Believe it or not, in Inverness Nairn Badenoch and Strathspey in the general election of 2010, Danny Alexander's primary challenger was the Labour Party. The Liberal Democrat secured just shy of 41% of the vote in the Highland seat (19,172) while his Labour challenger Mike Robb took 10,407 to John Finnie's (SNP) 8,803. This time out, Alexander faces Drew Hendry for the Nats, while Labour have given Mike Robb a second crack at the seat.
But given the history of the constituency, its Holyrood voting behaviour, and the failure of the Scottish Labour Party to pitch beyond urban (and increasingly west-central) Scotland, few folk will be expecting Danny Alexander to be unseated by the representative of the People's Party. Robb will hope to run his opponents close, and to build on his solid 2010 performance to make it a three-way race, but Ashcroft's February poll suggests that he has already been pushed into a distant third.
Those of you watching even snippets of the STV and BBC Scotland debates these past two evenings will have been struck by the vehemence with which the old Better Together coalition representatives went hunting for Nicola. And no surprise. The SNP is the only political party which can really be said to be in contention in every single seat in Scotland. Aberdeenshire to the Borders, Dundee to west central Scotland, everyone up there with Sturgeon has something to lose. Everyone, everywhere, has colleagues and comrades, with a Nat potentially nipping at their heels. The same cannot really be said of Labour, defending their redoubts, or the Tories, trying to shore up Mundell and hoping to give the ailing Liberal Democrats a kicking in Berwickshire, Roxburgh and Selkirk.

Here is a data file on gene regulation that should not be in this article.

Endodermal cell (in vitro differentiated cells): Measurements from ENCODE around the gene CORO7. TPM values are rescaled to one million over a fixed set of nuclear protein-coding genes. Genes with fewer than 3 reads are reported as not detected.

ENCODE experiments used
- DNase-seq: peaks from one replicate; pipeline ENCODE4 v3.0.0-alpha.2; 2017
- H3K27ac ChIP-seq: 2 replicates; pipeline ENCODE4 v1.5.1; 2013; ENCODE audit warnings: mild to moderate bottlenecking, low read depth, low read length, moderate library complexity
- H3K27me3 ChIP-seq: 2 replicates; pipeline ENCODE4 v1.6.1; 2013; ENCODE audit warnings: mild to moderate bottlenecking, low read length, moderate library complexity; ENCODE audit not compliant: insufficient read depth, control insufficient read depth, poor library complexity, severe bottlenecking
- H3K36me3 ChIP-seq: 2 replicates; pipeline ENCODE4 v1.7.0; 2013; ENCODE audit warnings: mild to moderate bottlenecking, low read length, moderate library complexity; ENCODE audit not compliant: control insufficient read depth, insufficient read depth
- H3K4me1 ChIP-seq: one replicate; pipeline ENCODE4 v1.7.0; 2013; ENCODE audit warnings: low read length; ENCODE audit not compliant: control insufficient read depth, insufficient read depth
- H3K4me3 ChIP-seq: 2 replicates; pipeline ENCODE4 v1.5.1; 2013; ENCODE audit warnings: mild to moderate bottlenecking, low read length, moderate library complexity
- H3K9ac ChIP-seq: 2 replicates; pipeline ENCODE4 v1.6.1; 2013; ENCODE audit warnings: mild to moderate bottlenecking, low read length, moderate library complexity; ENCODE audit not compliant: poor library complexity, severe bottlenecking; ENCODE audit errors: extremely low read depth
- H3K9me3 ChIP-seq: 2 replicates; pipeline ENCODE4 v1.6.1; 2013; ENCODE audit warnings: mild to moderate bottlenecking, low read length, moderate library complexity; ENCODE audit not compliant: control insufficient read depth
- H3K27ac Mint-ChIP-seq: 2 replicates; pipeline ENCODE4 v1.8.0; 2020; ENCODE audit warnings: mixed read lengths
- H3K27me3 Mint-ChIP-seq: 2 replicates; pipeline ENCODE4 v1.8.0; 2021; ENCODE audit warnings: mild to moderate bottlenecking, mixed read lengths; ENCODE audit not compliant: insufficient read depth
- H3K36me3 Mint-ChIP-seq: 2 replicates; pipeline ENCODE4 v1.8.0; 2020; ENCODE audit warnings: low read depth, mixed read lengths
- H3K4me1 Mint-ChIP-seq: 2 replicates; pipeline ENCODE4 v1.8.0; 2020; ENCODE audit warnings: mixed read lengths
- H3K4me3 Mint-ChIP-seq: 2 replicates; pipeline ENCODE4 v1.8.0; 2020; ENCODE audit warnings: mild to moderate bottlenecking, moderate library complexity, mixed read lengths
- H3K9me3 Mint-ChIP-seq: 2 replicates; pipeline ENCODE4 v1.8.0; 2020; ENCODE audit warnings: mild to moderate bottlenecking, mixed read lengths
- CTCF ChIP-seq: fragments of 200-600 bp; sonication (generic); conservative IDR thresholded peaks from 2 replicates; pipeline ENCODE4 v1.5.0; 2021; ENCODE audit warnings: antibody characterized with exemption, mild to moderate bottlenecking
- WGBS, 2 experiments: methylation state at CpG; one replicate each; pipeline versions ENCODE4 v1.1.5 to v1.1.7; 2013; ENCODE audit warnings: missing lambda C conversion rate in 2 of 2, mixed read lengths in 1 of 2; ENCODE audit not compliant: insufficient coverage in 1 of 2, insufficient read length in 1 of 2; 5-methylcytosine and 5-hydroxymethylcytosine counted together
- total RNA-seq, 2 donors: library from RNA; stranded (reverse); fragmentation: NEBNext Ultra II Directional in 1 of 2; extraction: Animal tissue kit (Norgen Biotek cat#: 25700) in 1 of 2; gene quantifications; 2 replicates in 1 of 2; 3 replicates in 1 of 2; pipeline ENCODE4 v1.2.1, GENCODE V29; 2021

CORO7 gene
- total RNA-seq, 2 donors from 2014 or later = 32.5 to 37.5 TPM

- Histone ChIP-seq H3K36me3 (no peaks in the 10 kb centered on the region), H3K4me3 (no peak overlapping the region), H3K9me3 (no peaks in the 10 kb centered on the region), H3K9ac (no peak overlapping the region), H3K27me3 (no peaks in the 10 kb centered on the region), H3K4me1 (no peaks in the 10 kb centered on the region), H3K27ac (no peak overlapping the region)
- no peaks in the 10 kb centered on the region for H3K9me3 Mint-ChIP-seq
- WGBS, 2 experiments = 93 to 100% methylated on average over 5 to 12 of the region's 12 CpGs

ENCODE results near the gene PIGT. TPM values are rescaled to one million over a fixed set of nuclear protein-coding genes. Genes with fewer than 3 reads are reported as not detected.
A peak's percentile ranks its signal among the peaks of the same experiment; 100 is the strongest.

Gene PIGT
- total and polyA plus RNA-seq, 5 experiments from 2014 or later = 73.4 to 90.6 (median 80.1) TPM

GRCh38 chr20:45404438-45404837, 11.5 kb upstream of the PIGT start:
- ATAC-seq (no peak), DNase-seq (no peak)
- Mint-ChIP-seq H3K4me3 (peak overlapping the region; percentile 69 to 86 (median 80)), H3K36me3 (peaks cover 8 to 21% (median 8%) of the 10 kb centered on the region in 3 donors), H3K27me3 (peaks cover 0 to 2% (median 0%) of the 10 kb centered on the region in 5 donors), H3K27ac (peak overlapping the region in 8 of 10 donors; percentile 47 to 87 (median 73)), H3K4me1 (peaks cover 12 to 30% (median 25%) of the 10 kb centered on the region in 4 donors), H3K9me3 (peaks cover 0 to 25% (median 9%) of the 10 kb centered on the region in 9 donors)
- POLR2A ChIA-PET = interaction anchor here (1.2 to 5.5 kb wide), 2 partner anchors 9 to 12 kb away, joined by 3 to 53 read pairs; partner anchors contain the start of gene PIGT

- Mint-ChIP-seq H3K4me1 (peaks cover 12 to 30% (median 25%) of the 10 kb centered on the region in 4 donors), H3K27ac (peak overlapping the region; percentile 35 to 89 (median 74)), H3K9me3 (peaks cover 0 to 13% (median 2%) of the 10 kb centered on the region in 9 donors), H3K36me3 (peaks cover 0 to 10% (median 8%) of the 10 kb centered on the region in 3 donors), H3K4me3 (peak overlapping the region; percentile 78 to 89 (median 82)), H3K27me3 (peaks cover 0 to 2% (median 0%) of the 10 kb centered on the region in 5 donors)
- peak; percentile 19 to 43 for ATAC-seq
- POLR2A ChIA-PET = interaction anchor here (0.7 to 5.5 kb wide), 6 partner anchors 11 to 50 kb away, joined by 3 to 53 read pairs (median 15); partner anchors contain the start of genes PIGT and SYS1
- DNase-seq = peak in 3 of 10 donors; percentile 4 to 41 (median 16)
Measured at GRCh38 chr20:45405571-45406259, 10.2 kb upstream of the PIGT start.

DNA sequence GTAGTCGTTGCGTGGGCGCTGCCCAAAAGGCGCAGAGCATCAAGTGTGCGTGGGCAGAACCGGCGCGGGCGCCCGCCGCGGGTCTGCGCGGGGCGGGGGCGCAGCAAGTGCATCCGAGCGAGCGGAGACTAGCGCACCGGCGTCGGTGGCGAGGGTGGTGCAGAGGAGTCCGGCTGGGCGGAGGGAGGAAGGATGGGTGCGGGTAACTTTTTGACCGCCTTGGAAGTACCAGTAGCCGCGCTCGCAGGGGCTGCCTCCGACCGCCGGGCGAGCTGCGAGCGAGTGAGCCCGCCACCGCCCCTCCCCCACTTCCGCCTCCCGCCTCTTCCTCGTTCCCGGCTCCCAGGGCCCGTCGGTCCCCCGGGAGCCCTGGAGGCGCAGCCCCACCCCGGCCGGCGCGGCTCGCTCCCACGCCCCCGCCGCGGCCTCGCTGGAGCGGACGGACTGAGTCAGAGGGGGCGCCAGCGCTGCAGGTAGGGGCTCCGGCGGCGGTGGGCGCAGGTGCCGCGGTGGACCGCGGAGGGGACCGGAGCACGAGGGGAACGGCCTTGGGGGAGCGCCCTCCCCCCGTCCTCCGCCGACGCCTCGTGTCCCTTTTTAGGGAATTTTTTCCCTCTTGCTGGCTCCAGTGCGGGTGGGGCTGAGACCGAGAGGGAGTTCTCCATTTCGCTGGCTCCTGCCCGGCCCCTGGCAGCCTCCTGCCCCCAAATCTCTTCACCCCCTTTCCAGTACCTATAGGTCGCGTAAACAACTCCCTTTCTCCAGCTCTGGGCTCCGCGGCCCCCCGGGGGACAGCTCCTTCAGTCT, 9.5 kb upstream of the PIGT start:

Whatever your view of the national question, Nicola was always going to have a big, beaming target on her back. And despite the rough handling and the multiple angles of fire, she held up well.
Deprived of the relative security of a proportional electoral system, first past the post ratchets up the stakes. It forces the candidates - as if they needed any encouragement - to fight like rats in a sack. The risks and rewards of failure are far greater. Think of it this way. If Holyrood had been elected in 2011 solely on the basis of who won in the Holyrood constituencies, the SNP would have won 53 of 73 seats (73%) on the basis of 45% of the votes. Labour would have been reduced to just 15 seats in the chamber (21%), despite attracting 32% of constituency votes. The Blair years tell a similar story.
Other first past the post systems throw up parallel calamities and triumphs, as marginal winners win big, and marginal losers get decimated. The mild folk of Canada have been particularly ferocious in this respect. In the federal election of 2011, the Liberal Party under Michael Ignatieff went into the poll with 77 MPs in the Canadian House of Commons, crashing to just 34. That was as nothing compared to the party's fate in 1984, when the Liberals lost 73% of their parliamentary delegation, falling from 147 to just 40 MPs. The Liberals paid their opponents back in kind in 1993, however, when the Progressive Conservatives conspired to lose 99% of their ridings, belly-flopping from the heights of 169 seats to just two.
Even the disheartened Scottish Labour MP, complaining of "being set to Defcon f****d", must concede that their own predicament isn't quite so dire -- yet. But first past the post can be like like Saturn: it devours its own children.